Unfortunately, the dessert was not met with the enthusiasm I expected. Rather, the unveiling and first tastes went something like this:
"Dinner club, I have a special guest I would like you to meet. Don't be shy, come on out. Rosemary Honey Ice Cream, I would like you to meet the Dinner Club."
Rosemary Honey Ice Cream:
"(friendly silence)" ...it is only ice cream after all.
Dinner Club (aghast):
"This ice cream taste like... um, like... herbs? This ice cream tastes like ROSEMARY!?!?!?!"
(spoons hit the plate, not to return to mouths again)
Kate (a bit devastated):
"Yes, that is why it is called Rosemary Honey Ice Cream. Don't you like it?"
Dinner Club (averting eye contact):
The silent verdict was actually a loud vote of "no" on the Rosemary Honey Ice Cream. In fact, a number of the diners did not even eat their ice cream beyond the first bite. I was sorely dissapointed. I expected the adventure of a sweet and savory ice cream to be met with greater enthusiasm and perhaps a token bit of gushing compliments. While the response was at best disappointingly, Sam and I covered our hurt feelings by eating their portions of the melting ice cream straight off of their plates to prevent any waste of the precious frozen concoction.
I am resassuring myself that the disappointing response to the recipe is more reflective of the mood of the diners that evening, and not necessarily a reflecting on my menu. After all, we prepared a Gorgonzola and wild greens salad with homemade vinaigrette, wild mushroom and Italian sausage risotto (honestly one of the best things I have EVER put in my mouth, ever), and finally polenta cake with the aforementioned rosemary ice cream. I mean, I know it's not your usual "Italian" dinner of spaghetti and store bought meat sauce, but if wild mushroom risotto and rosemary ice cream doesn't make your inner mama mia salivate, then you must not care for good ol' fashioned Italian food.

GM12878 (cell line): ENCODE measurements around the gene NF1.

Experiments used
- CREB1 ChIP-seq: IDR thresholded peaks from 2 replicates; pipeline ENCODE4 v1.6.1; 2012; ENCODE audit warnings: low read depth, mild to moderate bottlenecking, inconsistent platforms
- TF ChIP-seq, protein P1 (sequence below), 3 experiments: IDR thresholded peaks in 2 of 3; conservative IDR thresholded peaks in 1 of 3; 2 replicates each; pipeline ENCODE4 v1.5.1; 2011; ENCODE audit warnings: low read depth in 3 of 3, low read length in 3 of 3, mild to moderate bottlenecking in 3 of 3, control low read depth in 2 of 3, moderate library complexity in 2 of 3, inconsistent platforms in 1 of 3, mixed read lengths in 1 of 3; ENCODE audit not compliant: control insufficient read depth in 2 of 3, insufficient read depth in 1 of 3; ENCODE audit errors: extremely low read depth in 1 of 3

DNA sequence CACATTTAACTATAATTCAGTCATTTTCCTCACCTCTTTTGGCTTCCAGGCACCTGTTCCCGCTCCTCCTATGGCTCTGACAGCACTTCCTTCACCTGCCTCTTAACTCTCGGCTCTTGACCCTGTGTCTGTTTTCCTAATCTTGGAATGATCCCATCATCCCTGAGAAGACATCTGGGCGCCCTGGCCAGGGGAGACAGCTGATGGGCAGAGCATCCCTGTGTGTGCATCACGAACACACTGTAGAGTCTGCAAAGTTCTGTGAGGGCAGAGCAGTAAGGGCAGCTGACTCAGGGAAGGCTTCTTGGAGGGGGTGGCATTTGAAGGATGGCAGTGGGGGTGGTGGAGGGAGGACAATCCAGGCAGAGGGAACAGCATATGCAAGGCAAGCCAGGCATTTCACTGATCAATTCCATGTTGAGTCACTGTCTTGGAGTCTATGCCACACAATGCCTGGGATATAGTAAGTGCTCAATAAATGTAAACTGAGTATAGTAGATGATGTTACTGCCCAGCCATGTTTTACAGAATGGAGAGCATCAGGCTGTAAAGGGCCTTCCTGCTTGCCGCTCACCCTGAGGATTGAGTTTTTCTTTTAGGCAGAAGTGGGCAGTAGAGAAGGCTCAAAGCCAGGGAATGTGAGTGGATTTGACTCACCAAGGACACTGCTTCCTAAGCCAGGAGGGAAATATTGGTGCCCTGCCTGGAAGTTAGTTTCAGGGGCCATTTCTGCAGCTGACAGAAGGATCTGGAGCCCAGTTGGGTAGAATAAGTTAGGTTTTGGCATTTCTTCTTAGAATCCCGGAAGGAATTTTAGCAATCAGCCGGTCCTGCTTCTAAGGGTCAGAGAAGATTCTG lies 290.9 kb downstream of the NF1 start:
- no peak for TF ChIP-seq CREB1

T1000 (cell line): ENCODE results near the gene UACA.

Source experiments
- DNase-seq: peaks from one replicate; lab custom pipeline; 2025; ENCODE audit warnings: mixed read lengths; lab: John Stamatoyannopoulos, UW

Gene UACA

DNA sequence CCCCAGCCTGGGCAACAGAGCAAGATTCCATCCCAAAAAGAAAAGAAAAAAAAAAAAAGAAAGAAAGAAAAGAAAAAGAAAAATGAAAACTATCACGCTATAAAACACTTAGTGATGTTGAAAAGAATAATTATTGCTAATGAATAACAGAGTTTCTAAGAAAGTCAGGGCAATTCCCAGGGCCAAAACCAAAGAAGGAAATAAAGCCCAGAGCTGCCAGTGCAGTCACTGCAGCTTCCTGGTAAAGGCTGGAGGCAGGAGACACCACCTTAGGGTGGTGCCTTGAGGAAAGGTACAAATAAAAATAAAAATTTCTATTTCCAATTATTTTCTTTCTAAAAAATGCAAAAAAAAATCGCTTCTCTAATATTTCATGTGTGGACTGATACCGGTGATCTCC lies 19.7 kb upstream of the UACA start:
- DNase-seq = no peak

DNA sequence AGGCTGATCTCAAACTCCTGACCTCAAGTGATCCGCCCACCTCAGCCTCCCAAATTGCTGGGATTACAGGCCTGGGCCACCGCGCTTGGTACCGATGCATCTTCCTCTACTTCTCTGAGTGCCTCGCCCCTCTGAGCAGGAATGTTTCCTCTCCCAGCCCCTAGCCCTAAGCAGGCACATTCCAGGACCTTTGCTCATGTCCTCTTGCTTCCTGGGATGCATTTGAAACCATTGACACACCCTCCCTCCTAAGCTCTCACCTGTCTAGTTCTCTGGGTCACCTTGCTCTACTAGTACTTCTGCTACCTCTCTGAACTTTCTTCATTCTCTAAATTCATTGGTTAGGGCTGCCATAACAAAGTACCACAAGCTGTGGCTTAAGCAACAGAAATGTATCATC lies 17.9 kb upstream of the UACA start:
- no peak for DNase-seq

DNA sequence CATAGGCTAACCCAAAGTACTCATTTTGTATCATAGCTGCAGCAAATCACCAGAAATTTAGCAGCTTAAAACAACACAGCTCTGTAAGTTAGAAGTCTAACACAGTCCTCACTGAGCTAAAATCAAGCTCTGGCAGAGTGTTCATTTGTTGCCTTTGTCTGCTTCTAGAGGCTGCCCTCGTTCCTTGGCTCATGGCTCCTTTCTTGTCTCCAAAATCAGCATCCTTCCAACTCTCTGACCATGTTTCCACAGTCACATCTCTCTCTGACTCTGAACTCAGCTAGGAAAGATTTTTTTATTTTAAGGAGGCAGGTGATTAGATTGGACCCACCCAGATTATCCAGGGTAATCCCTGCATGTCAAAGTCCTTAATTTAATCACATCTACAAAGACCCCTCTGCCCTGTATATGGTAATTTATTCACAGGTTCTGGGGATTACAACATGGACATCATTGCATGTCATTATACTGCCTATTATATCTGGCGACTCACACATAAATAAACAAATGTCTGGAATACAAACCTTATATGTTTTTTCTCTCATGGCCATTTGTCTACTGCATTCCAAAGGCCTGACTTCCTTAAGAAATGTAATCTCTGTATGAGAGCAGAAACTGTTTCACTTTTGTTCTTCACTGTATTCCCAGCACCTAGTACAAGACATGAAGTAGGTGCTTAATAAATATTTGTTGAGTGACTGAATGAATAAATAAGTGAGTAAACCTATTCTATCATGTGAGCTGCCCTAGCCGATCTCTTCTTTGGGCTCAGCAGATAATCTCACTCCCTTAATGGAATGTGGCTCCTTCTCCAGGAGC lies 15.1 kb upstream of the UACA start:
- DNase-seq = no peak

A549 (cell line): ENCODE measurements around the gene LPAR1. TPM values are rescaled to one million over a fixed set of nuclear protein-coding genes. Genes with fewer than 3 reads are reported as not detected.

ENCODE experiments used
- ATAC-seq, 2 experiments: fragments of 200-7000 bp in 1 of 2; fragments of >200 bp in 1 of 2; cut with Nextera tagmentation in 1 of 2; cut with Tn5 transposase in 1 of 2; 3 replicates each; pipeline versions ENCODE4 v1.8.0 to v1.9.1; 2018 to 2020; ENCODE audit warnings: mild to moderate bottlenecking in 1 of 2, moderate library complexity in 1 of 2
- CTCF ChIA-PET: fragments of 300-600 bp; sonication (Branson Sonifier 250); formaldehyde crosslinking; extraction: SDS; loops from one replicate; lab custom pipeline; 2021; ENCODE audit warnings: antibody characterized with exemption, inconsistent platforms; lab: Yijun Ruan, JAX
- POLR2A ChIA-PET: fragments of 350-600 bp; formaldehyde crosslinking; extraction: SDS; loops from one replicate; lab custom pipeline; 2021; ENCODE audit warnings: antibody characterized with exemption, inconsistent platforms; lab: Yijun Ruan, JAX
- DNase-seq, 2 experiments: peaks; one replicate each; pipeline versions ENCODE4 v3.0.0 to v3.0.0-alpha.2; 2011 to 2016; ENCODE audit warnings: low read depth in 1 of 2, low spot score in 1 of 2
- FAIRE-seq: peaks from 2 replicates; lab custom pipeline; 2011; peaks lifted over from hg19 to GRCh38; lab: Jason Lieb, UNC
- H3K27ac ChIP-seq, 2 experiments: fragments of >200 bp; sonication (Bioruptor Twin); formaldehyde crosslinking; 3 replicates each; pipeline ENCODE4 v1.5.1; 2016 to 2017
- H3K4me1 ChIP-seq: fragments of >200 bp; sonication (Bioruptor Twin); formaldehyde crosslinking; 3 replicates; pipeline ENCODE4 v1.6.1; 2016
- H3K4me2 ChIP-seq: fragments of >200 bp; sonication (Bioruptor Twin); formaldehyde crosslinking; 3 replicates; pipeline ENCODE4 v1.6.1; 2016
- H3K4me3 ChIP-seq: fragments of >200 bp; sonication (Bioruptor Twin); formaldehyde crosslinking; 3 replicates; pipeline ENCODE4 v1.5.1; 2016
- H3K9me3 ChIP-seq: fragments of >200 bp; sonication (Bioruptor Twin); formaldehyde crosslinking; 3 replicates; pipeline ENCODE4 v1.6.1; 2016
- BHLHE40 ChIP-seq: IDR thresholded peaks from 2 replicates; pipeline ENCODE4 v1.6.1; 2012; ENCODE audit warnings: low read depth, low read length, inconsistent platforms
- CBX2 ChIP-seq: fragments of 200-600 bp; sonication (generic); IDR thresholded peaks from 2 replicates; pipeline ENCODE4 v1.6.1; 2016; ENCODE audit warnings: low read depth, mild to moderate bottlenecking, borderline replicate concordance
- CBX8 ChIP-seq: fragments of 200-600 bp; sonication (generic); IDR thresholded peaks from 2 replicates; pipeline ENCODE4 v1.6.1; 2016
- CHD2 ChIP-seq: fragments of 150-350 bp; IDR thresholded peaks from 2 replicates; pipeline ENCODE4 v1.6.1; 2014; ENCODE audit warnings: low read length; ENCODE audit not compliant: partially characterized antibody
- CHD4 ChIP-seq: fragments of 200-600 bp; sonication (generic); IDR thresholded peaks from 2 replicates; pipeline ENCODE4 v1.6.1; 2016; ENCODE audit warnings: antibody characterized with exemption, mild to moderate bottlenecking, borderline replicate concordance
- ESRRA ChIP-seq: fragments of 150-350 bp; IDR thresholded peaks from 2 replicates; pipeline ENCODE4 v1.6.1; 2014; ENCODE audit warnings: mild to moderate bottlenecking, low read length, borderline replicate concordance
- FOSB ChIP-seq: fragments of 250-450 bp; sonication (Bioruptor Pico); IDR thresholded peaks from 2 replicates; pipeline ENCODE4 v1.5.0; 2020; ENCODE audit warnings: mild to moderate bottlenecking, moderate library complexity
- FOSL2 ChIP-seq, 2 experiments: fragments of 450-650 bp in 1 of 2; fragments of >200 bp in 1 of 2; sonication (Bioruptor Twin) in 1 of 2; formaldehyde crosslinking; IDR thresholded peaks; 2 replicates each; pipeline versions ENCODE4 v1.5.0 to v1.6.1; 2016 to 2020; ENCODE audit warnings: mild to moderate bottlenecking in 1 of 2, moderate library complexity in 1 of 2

ROSEMARY HONEY ICE CREAM
- 2 cups heavy cream
- 2 cups half and half
- 32 to 42 rosemary sprigs
- 8 large egg yolks
- 2/3 cup honey
- 1 Tablespoon sugar
In heavy saucepan combine the cream, half and half, and the rosemary. Bring mixture just to a boil and remove the pan from heat. Let mixture stand for 15 minutes.In a bowl, whisk together the egg yolks, honey, and sugar. Add the cream mixture in a stream, whisking, and pour the mixture back into pan. Cook the custard over moderately low heat, stirring until it registers 170 degrees F on a candy thermometer. Strain through a fine sieve set over another bowl and let cool completely.
Freeze the custard in an ice cream machine according to manufacturer's direction.
Makes about 1-1/2 quarts
Recipe Source: Charlie Trotter's Restaurant, Chicago, Illinois